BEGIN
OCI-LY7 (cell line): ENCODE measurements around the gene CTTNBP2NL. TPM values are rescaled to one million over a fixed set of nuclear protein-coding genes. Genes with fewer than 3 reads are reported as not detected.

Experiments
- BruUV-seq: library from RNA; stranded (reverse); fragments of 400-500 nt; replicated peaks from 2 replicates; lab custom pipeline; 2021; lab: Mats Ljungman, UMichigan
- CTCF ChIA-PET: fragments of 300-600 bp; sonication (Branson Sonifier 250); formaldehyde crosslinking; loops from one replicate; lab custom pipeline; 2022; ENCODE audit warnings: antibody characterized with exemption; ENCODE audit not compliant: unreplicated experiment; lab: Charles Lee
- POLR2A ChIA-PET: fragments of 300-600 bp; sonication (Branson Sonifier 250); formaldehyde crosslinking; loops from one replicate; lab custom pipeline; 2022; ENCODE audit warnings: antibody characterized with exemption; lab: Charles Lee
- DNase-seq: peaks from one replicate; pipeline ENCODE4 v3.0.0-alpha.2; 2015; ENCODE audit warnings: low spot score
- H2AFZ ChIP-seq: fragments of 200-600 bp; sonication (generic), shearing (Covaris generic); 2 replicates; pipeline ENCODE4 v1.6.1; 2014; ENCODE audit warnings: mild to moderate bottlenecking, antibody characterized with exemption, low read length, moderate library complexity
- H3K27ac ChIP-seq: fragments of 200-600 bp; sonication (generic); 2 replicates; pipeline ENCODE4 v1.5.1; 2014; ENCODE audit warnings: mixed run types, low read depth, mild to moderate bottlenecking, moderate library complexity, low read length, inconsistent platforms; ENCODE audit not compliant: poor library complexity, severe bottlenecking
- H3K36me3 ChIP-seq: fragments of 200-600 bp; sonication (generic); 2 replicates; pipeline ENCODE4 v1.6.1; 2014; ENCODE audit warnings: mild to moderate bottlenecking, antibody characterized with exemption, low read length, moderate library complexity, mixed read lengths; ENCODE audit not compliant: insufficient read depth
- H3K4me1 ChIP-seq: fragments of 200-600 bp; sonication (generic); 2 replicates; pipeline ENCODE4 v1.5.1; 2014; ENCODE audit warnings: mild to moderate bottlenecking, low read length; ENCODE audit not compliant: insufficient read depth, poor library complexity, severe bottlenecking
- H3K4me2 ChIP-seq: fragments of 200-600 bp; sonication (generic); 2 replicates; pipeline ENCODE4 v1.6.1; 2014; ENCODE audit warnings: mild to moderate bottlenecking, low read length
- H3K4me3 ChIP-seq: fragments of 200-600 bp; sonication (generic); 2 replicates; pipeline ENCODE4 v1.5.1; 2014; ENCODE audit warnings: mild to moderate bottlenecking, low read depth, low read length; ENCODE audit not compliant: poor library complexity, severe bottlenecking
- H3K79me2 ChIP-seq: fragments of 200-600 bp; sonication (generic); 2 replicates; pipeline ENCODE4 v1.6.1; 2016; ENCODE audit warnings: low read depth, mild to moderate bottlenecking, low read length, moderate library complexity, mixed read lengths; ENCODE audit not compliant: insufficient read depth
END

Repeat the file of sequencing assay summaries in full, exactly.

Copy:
OCI-LY7 (cell line): ENCODE measurements around the gene CTTNBP2NL. TPM values are rescaled to one million over a fixed set of nuclear protein-coding genes. Genes with fewer than 3 reads are reported as not detected.

Experiments
- BruUV-seq: library from RNA; stranded (reverse); fragments of 400-500 nt; replicated peaks from 2 replicates; lab custom pipeline; 2021; lab: Mats Ljungman, UMichigan
- CTCF ChIA-PET: fragments of 300-600 bp; sonication (Branson Sonifier 250); formaldehyde crosslinking; loops from one replicate; lab custom pipeline; 2022; ENCODE audit warnings: antibody characterized with exemption; ENCODE audit not compliant: unreplicated experiment; lab: Charles Lee
- POLR2A ChIA-PET: fragments of 300-600 bp; sonication (Branson Sonifier 250); formaldehyde crosslinking; loops from one replicate; lab custom pipeline; 2022; ENCODE audit warnings: antibody characterized with exemption; lab: Charles Lee
- DNase-seq: peaks from one replicate; pipeline ENCODE4 v3.0.0-alpha.2; 2015; ENCODE audit warnings: low spot score
- H2AFZ ChIP-seq: fragments of 200-600 bp; sonication (generic), shearing (Covaris generic); 2 replicates; pipeline ENCODE4 v1.6.1; 2014; ENCODE audit warnings: mild to moderate bottlenecking, antibody characterized with exemption, low read length, moderate library complexity
- H3K27ac ChIP-seq: fragments of 200-600 bp; sonication (generic); 2 replicates; pipeline ENCODE4 v1.5.1; 2014; ENCODE audit warnings: mixed run types, low read depth, mild to moderate bottlenecking, moderate library complexity, low read length, inconsistent platforms; ENCODE audit not compliant: poor library complexity, severe bottlenecking
- H3K36me3 ChIP-seq: fragments of 200-600 bp; sonication (generic); 2 replicates; pipeline ENCODE4 v1.6.1; 2014; ENCODE audit warnings: mild to moderate bottlenecking, antibody characterized with exemption, low read length, moderate library complexity, mixed read lengths; ENCODE audit not compliant: insufficient read depth
- H3K4me1 ChIP-seq: fragments of 200-600 bp; sonication (generic); 2 replicates; pipeline ENCODE4 v1.5.1; 2014; ENCODE audit warnings: mild to moderate bottlenecking, low read length; ENCODE audit not compliant: insufficient read depth, poor library complexity, severe bottlenecking
- H3K4me2 ChIP-seq: fragments of 200-600 bp; sonication (generic); 2 replicates; pipeline ENCODE4 v1.6.1; 2014; ENCODE audit warnings: mild to moderate bottlenecking, low read length
- H3K4me3 ChIP-seq: fragments of 200-600 bp; sonication (generic); 2 replicates; pipeline ENCODE4 v1.5.1; 2014; ENCODE audit warnings: mild to moderate bottlenecking, low read depth, low read length; ENCODE audit not compliant: poor library complexity, severe bottlenecking
- H3K79me2 ChIP-seq: fragments of 200-600 bp; sonication (generic); 2 replicates; pipeline ENCODE4 v1.6.1; 2016; ENCODE audit warnings: low read depth, mild to moderate bottlenecking, low read length, moderate library complexity, mixed read lengths; ENCODE audit not compliant: insufficient read depth